wee hayley campbell says the Findus 'Rock'n'rolls ads from 1992 starring Spinal Tap mustn't have appeared in Blighty as she can't find anybody who remembers them. There were at least two, well loved in this house.


Apatoff on Edgar Degas He has a couple of late landscapes I don't recall seeing before.

In today's 'Ya made me larf' department, 'And a blind man shall ink them', being a comment on our dear bveloved Vinnie. Posted by the Fake Stan Lee.

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Thursday, 10 April 2008

two facing pages from La Razon that caught my eye while I was in Granada, Spain in 2005. Does this gesture with one hand over the face and one over the groin have some significance? Or is the guy on the right, who is presumably advertising a skin or fitness clinic, inadvertently mocking the tragedy of the poor geezer on the left.

I have looked around for some info on hand gestures. The wikipedia page has a catalogue of information, but nothing that corresponds to the two guys in the paper. Somewhere else I see somebody writing a thesis on "Detection and Analytsis (sic) of Hand over face gestures," but otherwise I'm just a tourist.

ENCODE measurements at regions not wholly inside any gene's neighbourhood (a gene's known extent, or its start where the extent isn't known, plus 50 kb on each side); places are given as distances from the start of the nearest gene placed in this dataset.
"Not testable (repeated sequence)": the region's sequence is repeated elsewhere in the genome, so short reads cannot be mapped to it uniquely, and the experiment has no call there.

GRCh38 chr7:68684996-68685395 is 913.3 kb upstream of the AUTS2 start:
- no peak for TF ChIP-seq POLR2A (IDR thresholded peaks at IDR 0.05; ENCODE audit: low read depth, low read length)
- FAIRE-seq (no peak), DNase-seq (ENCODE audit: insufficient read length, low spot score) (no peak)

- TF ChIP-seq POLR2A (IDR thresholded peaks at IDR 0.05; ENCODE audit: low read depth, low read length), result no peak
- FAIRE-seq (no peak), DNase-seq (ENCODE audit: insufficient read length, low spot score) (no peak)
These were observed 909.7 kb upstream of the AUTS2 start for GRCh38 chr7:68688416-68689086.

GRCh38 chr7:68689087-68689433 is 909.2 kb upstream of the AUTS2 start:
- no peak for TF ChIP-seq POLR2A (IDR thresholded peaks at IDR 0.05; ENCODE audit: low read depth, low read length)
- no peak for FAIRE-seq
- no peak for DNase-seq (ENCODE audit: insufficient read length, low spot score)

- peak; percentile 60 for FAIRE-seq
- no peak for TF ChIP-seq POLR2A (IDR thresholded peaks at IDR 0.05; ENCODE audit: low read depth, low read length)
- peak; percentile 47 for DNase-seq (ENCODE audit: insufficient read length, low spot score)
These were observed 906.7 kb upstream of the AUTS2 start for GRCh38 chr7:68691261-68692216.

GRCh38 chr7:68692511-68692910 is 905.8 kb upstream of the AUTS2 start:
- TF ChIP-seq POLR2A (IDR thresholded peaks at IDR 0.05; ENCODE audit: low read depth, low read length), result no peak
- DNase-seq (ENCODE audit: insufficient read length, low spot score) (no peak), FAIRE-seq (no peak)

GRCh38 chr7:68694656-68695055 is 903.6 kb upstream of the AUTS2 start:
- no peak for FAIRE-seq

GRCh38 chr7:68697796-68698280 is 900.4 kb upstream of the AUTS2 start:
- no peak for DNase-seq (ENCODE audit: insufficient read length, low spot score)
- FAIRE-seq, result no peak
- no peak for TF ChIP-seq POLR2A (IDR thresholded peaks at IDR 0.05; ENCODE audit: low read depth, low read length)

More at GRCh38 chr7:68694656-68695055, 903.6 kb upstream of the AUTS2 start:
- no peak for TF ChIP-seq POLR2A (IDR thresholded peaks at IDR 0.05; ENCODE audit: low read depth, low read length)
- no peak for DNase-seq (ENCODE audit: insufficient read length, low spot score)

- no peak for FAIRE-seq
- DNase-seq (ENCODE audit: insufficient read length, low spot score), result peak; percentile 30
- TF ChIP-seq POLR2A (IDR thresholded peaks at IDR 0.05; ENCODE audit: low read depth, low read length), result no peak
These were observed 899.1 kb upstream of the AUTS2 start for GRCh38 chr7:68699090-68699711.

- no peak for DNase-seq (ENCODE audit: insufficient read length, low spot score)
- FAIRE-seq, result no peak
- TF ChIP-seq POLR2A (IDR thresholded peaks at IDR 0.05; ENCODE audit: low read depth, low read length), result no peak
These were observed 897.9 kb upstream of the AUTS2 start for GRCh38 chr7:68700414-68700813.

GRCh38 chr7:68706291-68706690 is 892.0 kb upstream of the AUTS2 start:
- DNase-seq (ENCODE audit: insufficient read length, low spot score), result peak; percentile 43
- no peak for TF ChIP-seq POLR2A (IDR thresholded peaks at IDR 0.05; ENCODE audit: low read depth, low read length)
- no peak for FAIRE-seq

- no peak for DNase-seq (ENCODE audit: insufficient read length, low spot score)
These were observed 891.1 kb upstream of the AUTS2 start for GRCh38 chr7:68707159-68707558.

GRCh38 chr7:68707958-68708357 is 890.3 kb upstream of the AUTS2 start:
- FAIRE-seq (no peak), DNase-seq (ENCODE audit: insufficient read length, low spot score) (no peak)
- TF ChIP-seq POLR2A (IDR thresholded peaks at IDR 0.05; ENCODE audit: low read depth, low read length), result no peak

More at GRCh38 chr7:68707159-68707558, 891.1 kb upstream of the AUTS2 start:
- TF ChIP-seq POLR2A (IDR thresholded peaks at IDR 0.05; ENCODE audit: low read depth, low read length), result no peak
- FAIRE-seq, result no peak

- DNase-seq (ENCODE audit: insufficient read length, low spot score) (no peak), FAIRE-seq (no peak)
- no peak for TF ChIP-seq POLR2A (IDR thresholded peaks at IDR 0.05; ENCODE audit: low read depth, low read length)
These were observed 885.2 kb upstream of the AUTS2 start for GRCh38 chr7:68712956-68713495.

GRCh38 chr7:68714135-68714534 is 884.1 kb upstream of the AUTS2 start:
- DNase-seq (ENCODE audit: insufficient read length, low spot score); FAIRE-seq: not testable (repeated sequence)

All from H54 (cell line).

Graffiti village name change plan- BBC - 9 April

Vandals keep changing the letter 'L' to a 'C' on the village's signs
Residents living in a graffiti-plagued village in Merseyside are being asked to consider changing its name to tackle vandals who alter signs in the village. Lunt, which dates back to Medieval times, has been repeatedly targeted by vandals who change the "L" to a "C".
(with photo)


Wednesday, 9 April 2008

from my verandah (click to enlarge).

The fourth part of How Art made the World aired on the tv here last night. Having enjoyed previous offerings 1, 2, this time I had problems with the whole scheme. His subject was visual storytelling, one that I've had plenty of time to think about myself.

"When we watch a good film, something extraordinary happens. We become so involved with what's going on that we feel we are living the story ourselves. Where did the ingredients of visual storytelling come from?"